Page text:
VW: building family sedans begins by snapping together toy trucks
By Gordon Boyd
Eyewitness News Reporter
CHATTANOOGA (WRCB) -- No question; robots will carry many of the heavier loads at Volkswagen's new assembly plant in Hamilton County.
"We're learning how to set up weld parameters and make program modifications," maintenance engineer Jeff Hood says.
But new hires get dropped into an assembly line within their first week of training.
Except, what does snapping together toy trucks, have to do with building the Passat, VW's re-conceptualized mid-size family sedan?
"A lot of it's learning and unlearning, new hire Mike Levi says. "Because it's a mixture of both."
Levi gave up a career in retail "because I love cars, and building them has been a passion of mine since I was a kid."
Friday, he and his 19 classmates have but one major task at Volkswagen Academy.
"Try to make as much as they can, as fast as they can." VW Master Trainer Albert Graser says.
As defined and designed, it sets them up to fail.
"We have too much demand on one side, not enough on the other," quality controller Brian McCord says. "So it creates a challenge. I get backed up on one side."
The work assignments make that clear, quickly.
One team member assembles only the wheels, but passes his work along to a team-mate who must snap all of them onto a frame, and then attach the cab assembly.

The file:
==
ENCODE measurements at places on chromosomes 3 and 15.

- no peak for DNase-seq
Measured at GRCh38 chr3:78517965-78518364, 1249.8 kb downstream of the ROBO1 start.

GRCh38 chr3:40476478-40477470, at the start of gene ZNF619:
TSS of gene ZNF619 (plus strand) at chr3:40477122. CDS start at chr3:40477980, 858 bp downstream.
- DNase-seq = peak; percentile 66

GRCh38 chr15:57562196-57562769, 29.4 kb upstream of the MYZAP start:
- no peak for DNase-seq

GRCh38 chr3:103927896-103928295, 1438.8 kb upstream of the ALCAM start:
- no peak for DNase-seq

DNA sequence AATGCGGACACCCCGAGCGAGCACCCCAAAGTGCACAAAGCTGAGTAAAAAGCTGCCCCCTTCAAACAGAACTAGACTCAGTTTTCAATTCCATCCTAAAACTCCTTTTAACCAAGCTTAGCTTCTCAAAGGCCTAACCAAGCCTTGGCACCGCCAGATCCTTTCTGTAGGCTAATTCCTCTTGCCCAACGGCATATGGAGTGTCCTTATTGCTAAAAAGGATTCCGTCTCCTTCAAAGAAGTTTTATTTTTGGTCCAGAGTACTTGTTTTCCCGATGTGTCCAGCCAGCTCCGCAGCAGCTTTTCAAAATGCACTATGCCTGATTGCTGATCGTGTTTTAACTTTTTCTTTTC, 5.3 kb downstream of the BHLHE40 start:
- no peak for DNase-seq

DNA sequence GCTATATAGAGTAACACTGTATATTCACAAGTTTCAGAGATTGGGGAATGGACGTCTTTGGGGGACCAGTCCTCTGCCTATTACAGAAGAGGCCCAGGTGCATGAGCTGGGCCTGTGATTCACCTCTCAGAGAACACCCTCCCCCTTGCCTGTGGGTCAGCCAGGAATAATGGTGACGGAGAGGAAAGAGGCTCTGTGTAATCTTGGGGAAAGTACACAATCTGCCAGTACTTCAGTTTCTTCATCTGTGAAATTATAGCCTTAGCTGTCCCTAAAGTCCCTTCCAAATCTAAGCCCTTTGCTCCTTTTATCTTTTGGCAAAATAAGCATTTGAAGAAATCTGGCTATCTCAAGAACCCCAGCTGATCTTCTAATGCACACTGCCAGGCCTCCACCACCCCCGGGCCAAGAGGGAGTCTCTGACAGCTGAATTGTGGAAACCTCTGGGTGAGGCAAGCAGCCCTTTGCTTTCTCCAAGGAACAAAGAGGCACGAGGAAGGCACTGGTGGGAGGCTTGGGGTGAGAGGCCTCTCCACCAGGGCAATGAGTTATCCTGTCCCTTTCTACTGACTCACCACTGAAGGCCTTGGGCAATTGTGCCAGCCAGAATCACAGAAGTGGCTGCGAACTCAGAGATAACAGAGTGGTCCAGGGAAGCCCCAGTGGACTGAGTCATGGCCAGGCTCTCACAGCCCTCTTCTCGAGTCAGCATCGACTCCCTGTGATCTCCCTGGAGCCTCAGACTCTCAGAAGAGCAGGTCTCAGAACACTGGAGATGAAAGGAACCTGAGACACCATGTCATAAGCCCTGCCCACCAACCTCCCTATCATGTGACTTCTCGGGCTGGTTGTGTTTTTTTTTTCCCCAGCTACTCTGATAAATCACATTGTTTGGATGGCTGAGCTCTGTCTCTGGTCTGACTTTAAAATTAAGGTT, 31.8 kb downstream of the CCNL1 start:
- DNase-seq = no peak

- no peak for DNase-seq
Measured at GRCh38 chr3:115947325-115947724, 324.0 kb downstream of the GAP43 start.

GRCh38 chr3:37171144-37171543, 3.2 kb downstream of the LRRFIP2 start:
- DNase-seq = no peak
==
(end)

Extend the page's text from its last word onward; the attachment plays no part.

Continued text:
Graser admits it's a recipe for uncovering "bad ergonomics, wasting time, delivery-time issues."
"Still waiting," another team member says.
The reason why is simple.
"She was making her end faster than I could make mine," her coworker tells Graser.
Crew members were supposed to assemble ten trucks in seven minutes. Levi alone put together 24 driver cabs.
But once McCord and Graser weed out the unfinished, and the 'finished with errors,' only one truck passes muster.
"You can collaborate and find the best way to do things," team member John Garringer says.
Team members not only are encouraged, but expected, to compare notes and to re-think who does what.
"Any environment where we have stress, your personality is gonna shine through," McCord asserts.
"You'll see people that want to take charge, people that want to lead or to follow," Graser says.
"We definitely match the personality to the job," McCord says.
And to the workload.
"You'll see the light bulbs go on all day long--oh, it's okay, that makes sense," Graser says.
VW calls that system the 5 S's: sift, shine, sort, standardize and sustain.
If workers apply the system properly, their remedies for saving motion and improving communication should deliver both quota and quality, with fewer people, and less of an "ego" factor.
McCord simplifies it. "I've been humbled by what it takes to make a car."